Want to receive the Alliance for Student Liberty newsletter every other week? Sign up here.

Happy National Library Month! Libraries are a place where any member of society, regardless of race, gender, income level, immigration status, can access endless opportunities for learning. Libraries host family events, book clubs, computer classes, and many more activities. They are a place where a child can feel empowered to learn about any topic without the barriers present in almost every other place in society. We have librarians to thank for nearly every element of keeping libraries functional.

Unfortunately, we’ve seen a huge increase in attacks on both libraries and librarians, particularly related to content that some people might deem inappropriate. We’ve seen an alarming trend from extremists recently – besides ban books, some states have pushed legislation that would threaten librarians with jail time for exposing students to “obscene” materials. Most of the time, the books in question have themes of race/racism or LGBTQ+ characters. States such as Arkansas and Indiana have recently passed bills that allow the criminal prosecution of educators and/or librarians. Other states, such as West Virginia, are currently considering the same type of legislation. The West Virginia bill, HB 4654, removes the protections that currently ensure librarians and educators aren’t subject to criminal prosecution. Under the bill, educators could be fined as much as $25,000 and face up to five years in prison.

The legislation undermines the knowledge that librarians hold about appropriate content for youth. Many librarians have advanced degrees, including the Master of Library Science, which equips them with the widely-recognized skills essential to curating and organizing book collections.  As American Library Association President Emily Drabinski has noted, the idea that far-right groups would know more than librarians about curating book collections is shocking. Librarians are professionals who deserve to be protected from criminal prosecution that results from simply doing their job.

Texas: Suzette Baker was the head librarian of the Kingsland Public Library in Llano County, a rural part of central Texas. She was terminated because of her unwillingness to enforce book bans. Baker fought back against this and filed an Equal Employment Opportunity Commission claim (EEOC) against her employer, Llano County. In March, Baker filed a lawsuit against Llano County, the Llano County Commissioners Court, County Judge Ron Cunningham, and community activists appointed to the Library Advisory Board. She is suing on behalf of wrongful termination, which she argues suppresses minority groups and violates her First Amendment rights. Many other librarians across the nation have also filed claims.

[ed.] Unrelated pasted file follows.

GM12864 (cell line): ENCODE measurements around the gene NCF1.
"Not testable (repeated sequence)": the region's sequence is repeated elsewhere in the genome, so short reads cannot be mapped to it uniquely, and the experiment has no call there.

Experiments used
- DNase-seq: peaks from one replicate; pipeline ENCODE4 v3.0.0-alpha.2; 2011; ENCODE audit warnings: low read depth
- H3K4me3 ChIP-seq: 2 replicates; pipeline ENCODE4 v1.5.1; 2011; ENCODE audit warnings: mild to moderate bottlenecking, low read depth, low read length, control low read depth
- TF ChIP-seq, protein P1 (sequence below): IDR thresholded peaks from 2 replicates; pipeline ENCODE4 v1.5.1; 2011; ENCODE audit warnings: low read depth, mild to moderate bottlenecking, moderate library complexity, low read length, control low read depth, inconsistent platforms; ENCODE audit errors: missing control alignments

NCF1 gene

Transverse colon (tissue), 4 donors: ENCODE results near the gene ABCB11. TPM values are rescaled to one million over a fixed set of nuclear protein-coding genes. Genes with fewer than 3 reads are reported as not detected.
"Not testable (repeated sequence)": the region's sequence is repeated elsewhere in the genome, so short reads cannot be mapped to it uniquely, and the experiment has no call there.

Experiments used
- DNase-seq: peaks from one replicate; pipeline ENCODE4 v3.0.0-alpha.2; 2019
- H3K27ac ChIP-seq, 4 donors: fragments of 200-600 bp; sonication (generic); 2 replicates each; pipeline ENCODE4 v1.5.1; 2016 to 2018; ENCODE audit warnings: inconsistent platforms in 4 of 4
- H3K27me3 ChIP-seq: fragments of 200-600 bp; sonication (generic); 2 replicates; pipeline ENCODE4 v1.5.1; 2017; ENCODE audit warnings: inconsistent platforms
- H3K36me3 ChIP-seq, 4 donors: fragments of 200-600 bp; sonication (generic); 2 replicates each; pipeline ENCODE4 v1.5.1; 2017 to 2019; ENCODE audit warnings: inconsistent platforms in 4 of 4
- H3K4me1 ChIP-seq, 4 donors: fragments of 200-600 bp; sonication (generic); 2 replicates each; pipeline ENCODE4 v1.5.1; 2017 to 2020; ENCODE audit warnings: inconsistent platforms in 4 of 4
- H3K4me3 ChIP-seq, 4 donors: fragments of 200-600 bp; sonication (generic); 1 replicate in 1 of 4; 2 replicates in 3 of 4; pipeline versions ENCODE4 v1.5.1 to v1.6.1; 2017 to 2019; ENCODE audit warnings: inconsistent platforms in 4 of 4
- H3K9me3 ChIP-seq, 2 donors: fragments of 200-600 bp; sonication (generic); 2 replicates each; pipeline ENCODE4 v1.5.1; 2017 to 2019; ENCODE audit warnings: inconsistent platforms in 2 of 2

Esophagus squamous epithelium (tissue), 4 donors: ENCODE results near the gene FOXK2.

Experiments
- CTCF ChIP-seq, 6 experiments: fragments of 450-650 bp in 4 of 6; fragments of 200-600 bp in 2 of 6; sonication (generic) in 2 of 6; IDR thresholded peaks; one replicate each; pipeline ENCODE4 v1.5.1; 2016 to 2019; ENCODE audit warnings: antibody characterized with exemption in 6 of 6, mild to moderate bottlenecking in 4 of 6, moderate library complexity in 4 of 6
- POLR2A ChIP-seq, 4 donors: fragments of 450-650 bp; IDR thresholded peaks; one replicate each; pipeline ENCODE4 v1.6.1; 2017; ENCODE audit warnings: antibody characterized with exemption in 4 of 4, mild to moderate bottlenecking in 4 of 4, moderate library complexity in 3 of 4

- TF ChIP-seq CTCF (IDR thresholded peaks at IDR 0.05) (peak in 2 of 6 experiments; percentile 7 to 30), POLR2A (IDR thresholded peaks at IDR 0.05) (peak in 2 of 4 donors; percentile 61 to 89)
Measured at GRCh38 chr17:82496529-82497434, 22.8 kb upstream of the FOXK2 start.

Arkansas: In 2023, Arkansas passed Act 372, which calls for the criminalization of librarians and other booksellers for distributing or selling books that are deemed to be “harmful to minors,” many of which have themes of LGBTQ experiences. In June 2023, eighteen plaintiffs, composed of librarians and booksellers, filed a lawsuit arguing that Act 372 would limit access to constitutionally protected materials and violate constitutionally protected free speech. In July 2023, U.S. District Judge Timothy L. Brooks temporarily blocked Act 372 just before it was scheduled to go into effect. Brooks will decide whether the law should be permanently blocked in October of this year.

The American Library Association (ALA) has created a Banned and Challenged Books Press Kit. This useful resource compiles data on book challenges and bans in libraries across the nation. The ALA continues to argue that challenging and banning books in public libraries attacks Americans’ freedom to read and First Amendment constitutional rights. 

Unite Against Book Bans is a national initiative striving to stand against book bans nationwide and empower readers. They have multiple resources that cater to librarians and readers of all types. Their Book Résumés are designed to demonstrate the educational and cultural significance of books to help librarians, educators, parents, and community members defend books at risk of being banned. For individuals who want to defend banned books publicly, Unite Against Book Bans also has a guide to attending school and library board meetings to challenge book bans and protect the right to read.